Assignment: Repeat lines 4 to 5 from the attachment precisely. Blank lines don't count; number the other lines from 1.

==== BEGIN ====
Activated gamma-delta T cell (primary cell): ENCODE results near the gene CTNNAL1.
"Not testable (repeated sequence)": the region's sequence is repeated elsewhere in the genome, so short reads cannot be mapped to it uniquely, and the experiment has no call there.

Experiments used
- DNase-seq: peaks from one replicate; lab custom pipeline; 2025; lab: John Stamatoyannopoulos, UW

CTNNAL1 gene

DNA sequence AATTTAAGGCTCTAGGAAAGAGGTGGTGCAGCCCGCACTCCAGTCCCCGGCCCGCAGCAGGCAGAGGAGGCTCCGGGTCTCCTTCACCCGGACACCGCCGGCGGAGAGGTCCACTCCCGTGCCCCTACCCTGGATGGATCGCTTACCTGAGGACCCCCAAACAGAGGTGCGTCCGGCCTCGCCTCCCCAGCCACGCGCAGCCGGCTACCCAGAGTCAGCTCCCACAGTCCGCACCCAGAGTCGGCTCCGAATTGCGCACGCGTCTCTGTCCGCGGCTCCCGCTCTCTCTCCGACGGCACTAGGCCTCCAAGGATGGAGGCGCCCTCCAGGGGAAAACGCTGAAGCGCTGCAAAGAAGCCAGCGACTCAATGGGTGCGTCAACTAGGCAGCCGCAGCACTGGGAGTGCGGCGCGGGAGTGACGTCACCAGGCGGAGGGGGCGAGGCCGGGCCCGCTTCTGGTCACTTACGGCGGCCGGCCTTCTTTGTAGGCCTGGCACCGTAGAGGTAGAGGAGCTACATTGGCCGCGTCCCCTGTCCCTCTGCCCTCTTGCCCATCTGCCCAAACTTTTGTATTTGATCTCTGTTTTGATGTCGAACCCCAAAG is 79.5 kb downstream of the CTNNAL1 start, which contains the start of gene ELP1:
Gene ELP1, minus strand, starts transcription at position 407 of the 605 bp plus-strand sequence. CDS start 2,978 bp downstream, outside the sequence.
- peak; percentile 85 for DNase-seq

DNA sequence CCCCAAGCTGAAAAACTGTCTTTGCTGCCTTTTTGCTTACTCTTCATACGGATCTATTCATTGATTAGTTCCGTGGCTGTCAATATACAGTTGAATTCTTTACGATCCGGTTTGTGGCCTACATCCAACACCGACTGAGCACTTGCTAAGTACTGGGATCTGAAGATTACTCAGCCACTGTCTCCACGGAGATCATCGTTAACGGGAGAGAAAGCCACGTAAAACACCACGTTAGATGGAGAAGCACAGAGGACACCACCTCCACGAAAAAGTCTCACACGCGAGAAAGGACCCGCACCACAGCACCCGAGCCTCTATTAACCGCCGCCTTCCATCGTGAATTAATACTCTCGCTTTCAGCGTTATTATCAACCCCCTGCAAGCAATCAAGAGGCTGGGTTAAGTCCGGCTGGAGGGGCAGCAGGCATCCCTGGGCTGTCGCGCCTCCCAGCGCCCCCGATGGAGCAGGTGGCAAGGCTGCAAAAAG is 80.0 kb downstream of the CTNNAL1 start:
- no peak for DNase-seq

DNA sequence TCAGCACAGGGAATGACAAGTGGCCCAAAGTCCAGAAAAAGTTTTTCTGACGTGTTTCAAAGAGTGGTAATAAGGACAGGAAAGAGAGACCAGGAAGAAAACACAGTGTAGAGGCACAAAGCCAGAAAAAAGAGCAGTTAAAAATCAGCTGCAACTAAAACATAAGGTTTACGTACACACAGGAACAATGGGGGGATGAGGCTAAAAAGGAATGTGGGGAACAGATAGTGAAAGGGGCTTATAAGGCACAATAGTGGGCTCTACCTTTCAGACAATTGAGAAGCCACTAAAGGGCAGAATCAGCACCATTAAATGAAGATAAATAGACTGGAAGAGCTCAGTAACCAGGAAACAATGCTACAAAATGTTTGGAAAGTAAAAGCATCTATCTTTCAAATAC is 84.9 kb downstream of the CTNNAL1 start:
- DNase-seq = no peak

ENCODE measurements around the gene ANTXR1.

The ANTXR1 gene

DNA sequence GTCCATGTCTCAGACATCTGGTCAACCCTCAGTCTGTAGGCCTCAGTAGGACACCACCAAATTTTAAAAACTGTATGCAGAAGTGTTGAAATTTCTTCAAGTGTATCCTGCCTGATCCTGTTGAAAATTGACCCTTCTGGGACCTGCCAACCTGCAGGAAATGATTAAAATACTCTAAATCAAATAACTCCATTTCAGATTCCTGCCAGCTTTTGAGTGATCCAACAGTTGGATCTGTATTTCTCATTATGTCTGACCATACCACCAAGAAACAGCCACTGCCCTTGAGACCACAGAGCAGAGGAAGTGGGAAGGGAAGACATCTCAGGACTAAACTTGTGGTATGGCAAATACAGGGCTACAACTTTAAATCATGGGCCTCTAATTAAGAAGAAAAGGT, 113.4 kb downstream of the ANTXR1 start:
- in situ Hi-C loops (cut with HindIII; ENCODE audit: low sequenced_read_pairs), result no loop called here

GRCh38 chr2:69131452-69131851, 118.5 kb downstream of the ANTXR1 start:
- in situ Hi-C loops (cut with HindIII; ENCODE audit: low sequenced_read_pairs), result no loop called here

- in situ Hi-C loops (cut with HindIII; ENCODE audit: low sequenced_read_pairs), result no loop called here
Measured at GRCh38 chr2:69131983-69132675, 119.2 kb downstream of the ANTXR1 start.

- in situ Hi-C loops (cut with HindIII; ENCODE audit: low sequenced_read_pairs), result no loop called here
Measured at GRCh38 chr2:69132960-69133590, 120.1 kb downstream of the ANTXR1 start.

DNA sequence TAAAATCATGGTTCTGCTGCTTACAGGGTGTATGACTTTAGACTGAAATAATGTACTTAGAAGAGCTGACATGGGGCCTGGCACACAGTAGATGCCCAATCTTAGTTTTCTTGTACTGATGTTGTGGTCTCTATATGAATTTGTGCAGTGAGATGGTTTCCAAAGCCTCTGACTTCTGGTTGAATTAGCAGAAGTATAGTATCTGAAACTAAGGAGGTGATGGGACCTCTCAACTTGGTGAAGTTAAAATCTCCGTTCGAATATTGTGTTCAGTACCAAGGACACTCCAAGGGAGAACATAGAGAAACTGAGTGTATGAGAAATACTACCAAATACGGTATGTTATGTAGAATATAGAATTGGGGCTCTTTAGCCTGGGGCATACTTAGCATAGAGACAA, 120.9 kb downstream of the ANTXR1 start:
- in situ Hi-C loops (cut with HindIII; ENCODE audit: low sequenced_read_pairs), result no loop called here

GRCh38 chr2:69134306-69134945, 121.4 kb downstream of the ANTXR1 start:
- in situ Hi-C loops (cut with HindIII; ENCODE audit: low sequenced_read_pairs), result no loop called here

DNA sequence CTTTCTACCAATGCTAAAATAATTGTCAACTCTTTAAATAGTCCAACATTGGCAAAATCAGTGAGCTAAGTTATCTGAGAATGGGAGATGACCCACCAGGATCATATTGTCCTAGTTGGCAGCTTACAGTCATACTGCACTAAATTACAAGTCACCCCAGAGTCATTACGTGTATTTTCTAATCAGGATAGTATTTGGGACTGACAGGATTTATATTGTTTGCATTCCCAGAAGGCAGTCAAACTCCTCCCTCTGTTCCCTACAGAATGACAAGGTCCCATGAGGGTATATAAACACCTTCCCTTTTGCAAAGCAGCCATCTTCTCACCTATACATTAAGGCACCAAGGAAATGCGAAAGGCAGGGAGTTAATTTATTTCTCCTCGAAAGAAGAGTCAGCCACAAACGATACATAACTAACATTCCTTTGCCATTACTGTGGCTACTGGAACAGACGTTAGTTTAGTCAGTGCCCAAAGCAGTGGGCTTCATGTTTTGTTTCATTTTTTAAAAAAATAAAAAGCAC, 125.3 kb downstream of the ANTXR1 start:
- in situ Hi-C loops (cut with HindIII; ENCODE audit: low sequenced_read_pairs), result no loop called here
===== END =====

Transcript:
- DNase-seq: peaks from one replicate; lab custom pipeline; 2025; lab: John Stamatoyannopoulos, UW

CTNNAL1 gene